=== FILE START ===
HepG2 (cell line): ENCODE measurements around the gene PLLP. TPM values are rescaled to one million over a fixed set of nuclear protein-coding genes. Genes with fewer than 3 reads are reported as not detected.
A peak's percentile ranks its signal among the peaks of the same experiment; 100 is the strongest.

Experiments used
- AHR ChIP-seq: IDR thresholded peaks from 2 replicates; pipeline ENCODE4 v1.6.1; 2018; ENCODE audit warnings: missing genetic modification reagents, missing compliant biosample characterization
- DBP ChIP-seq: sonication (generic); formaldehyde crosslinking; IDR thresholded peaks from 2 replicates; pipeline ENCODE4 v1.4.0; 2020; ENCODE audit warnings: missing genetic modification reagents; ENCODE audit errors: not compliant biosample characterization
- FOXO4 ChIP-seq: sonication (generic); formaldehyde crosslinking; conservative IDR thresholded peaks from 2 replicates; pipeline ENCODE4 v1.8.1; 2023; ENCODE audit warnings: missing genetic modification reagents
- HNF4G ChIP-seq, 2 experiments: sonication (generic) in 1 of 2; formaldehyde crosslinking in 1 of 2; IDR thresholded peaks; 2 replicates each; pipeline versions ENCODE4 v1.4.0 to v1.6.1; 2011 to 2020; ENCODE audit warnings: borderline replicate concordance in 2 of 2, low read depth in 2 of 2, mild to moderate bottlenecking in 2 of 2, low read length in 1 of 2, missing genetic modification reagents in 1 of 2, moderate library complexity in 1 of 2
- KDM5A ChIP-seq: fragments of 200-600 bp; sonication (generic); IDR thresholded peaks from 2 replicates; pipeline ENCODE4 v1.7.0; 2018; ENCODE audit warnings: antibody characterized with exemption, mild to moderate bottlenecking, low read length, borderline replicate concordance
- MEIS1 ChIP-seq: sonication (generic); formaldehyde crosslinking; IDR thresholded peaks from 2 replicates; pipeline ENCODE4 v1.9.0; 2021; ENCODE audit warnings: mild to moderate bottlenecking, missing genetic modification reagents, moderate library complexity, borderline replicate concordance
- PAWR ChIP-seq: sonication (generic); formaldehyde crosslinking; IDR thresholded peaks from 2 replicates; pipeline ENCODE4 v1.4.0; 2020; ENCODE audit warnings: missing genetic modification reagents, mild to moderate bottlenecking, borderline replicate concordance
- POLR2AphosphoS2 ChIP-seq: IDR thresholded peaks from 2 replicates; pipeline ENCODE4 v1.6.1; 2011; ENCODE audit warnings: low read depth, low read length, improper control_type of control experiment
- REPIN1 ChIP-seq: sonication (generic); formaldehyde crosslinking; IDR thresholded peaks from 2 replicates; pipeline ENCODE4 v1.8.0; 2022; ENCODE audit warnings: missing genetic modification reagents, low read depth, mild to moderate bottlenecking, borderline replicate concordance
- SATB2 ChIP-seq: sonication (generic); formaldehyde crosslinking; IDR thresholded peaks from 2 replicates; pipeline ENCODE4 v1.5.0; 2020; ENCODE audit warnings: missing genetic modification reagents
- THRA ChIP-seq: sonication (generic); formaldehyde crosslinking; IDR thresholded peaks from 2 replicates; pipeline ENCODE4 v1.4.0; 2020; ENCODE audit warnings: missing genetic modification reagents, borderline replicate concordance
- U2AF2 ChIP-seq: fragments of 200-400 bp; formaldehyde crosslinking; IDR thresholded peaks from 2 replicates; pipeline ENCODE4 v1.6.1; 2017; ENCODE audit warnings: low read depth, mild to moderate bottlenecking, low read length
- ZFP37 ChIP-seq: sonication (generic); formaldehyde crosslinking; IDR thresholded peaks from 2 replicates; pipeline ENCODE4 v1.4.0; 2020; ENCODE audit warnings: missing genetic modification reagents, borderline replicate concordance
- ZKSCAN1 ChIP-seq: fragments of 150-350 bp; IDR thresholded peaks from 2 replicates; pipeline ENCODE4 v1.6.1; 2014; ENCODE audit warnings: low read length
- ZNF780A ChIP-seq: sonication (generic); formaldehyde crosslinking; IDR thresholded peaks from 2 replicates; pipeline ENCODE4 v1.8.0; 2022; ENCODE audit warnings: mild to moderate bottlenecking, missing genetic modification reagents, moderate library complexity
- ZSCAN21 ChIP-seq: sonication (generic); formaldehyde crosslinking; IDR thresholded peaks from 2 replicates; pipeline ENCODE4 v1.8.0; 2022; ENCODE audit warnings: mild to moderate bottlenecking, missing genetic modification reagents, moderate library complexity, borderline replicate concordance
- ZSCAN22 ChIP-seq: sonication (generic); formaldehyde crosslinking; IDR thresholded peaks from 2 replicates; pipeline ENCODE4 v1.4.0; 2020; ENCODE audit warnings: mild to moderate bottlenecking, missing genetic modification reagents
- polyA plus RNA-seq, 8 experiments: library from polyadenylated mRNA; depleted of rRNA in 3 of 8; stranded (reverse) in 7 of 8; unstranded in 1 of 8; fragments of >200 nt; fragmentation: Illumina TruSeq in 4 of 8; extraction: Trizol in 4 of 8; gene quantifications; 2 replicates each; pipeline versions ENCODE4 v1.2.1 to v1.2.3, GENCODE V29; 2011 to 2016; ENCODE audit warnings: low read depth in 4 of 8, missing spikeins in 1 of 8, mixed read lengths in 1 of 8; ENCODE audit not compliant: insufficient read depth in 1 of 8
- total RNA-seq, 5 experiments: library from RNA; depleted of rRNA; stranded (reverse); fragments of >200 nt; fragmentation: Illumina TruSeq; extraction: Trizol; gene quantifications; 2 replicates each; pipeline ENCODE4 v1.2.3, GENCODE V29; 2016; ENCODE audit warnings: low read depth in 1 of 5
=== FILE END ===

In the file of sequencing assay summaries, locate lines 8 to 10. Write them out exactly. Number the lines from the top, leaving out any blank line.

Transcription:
- KDM5A ChIP-seq: fragments of 200-600 bp; sonication (generic); IDR thresholded peaks from 2 replicates; pipeline ENCODE4 v1.7.0; 2018; ENCODE audit warnings: antibody characterized with exemption, mild to moderate bottlenecking, low read length, borderline replicate concordance
- MEIS1 ChIP-seq: sonication (generic); formaldehyde crosslinking; IDR thresholded peaks from 2 replicates; pipeline ENCODE4 v1.9.0; 2021; ENCODE audit warnings: mild to moderate bottlenecking, missing genetic modification reagents, moderate library complexity, borderline replicate concordance
- PAWR ChIP-seq: sonication (generic); formaldehyde crosslinking; IDR thresholded peaks from 2 replicates; pipeline ENCODE4 v1.4.0; 2020; ENCODE audit warnings: missing genetic modification reagents, mild to moderate bottlenecking, borderline replicate concordance